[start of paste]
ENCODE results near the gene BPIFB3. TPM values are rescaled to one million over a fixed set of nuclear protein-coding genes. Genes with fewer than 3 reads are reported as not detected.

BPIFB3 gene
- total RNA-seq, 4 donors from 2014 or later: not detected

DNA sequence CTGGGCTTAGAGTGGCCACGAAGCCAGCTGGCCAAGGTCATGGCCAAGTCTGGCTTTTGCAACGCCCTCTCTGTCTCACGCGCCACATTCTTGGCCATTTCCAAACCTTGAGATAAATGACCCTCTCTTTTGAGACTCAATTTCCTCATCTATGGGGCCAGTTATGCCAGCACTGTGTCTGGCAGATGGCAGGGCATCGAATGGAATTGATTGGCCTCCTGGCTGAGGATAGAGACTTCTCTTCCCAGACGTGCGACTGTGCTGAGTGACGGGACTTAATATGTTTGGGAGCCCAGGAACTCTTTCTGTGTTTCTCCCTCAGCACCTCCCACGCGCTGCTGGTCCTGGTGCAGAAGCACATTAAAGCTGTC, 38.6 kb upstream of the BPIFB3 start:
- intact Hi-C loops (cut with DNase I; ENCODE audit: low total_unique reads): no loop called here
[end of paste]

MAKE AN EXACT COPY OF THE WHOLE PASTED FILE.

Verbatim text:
ENCODE results near the gene BPIFB3. TPM values are rescaled to one million over a fixed set of nuclear protein-coding genes. Genes with fewer than 3 reads are reported as not detected.

BPIFB3 gene
- total RNA-seq, 4 donors from 2014 or later: not detected

DNA sequence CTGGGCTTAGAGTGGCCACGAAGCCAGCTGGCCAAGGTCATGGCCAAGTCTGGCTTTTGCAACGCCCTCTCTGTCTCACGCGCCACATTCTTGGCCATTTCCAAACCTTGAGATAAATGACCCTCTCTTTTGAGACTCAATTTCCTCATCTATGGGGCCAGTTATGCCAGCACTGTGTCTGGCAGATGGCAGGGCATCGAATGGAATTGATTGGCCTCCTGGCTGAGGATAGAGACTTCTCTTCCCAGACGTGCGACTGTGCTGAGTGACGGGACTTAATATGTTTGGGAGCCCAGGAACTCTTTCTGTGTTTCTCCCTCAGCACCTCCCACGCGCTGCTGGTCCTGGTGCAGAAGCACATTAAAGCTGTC, 38.6 kb upstream of the BPIFB3 start:
- intact Hi-C loops (cut with DNase I; ENCODE audit: low total_unique reads): no loop called here